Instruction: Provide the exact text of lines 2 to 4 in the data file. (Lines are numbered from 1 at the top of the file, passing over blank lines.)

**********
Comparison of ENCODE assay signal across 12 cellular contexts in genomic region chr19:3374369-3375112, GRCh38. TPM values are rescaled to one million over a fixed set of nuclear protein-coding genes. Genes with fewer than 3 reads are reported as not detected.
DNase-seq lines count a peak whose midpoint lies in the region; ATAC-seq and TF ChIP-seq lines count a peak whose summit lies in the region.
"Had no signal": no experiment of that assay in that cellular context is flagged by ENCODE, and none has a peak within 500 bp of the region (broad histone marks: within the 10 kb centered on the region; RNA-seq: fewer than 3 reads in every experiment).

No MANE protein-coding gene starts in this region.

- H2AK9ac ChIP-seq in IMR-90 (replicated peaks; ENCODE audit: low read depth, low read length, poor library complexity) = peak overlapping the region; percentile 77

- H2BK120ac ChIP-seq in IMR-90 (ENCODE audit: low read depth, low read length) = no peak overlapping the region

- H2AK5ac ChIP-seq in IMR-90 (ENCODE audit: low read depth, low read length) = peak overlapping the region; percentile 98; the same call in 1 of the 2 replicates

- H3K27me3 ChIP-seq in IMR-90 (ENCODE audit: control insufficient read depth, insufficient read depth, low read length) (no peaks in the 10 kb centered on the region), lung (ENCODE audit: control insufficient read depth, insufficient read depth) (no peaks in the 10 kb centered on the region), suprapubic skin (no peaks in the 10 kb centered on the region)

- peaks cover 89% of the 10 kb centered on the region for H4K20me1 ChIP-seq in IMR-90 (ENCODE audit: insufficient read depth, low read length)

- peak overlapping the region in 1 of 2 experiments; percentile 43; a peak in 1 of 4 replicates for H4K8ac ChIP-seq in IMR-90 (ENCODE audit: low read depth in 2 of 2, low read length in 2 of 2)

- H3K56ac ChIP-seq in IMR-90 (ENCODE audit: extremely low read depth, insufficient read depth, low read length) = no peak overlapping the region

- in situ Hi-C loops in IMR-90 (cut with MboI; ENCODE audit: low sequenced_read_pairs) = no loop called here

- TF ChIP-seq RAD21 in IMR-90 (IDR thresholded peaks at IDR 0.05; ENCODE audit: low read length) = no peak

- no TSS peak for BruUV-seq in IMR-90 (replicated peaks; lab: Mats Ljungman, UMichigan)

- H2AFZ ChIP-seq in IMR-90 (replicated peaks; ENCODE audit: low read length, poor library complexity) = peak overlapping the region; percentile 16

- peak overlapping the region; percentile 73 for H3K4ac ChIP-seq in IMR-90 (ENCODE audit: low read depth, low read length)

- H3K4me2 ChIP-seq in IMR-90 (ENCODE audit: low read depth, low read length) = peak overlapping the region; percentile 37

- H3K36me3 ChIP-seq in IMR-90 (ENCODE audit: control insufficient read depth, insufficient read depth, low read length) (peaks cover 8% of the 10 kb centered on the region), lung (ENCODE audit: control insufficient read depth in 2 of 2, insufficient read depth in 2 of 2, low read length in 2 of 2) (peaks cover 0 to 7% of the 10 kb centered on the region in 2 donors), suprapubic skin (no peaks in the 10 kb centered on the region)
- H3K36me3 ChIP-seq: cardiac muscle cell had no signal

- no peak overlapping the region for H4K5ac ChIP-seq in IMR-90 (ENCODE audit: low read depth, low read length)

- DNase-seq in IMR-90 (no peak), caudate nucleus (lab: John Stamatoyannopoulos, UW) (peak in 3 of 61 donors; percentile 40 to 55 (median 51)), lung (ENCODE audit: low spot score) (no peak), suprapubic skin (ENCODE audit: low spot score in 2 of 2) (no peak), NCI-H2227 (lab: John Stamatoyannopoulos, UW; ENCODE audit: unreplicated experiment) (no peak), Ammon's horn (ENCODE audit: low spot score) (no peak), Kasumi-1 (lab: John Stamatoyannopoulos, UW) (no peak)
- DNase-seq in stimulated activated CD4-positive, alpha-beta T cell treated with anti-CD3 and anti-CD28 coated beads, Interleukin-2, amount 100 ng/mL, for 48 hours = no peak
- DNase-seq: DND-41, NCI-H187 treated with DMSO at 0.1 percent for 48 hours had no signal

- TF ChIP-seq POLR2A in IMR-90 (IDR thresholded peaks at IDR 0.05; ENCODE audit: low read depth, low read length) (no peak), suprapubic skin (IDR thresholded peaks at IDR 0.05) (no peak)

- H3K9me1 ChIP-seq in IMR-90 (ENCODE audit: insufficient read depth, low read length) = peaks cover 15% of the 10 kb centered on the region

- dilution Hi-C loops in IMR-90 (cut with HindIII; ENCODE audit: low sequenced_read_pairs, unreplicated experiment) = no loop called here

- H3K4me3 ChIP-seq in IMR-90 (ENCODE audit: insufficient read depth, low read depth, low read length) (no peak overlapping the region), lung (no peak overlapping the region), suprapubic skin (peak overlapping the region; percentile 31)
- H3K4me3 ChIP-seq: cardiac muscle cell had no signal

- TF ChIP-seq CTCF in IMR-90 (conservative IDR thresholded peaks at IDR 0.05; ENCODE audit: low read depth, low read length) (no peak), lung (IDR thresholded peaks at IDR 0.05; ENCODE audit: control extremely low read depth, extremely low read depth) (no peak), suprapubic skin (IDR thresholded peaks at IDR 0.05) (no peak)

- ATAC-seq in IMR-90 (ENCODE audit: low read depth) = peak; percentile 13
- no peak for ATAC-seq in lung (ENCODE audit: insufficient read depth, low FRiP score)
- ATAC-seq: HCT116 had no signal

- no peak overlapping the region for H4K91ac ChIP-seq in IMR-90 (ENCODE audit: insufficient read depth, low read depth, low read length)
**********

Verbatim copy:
DNase-seq lines count a peak whose midpoint lies in the region; ATAC-seq and TF ChIP-seq lines count a peak whose summit lies in the region.
"Had no signal": no experiment of that assay in that cellular context is flagged by ENCODE, and none has a peak within 500 bp of the region (broad histone marks: within the 10 kb centered on the region; RNA-seq: fewer than 3 reads in every experiment).

No MANE protein-coding gene starts in this region.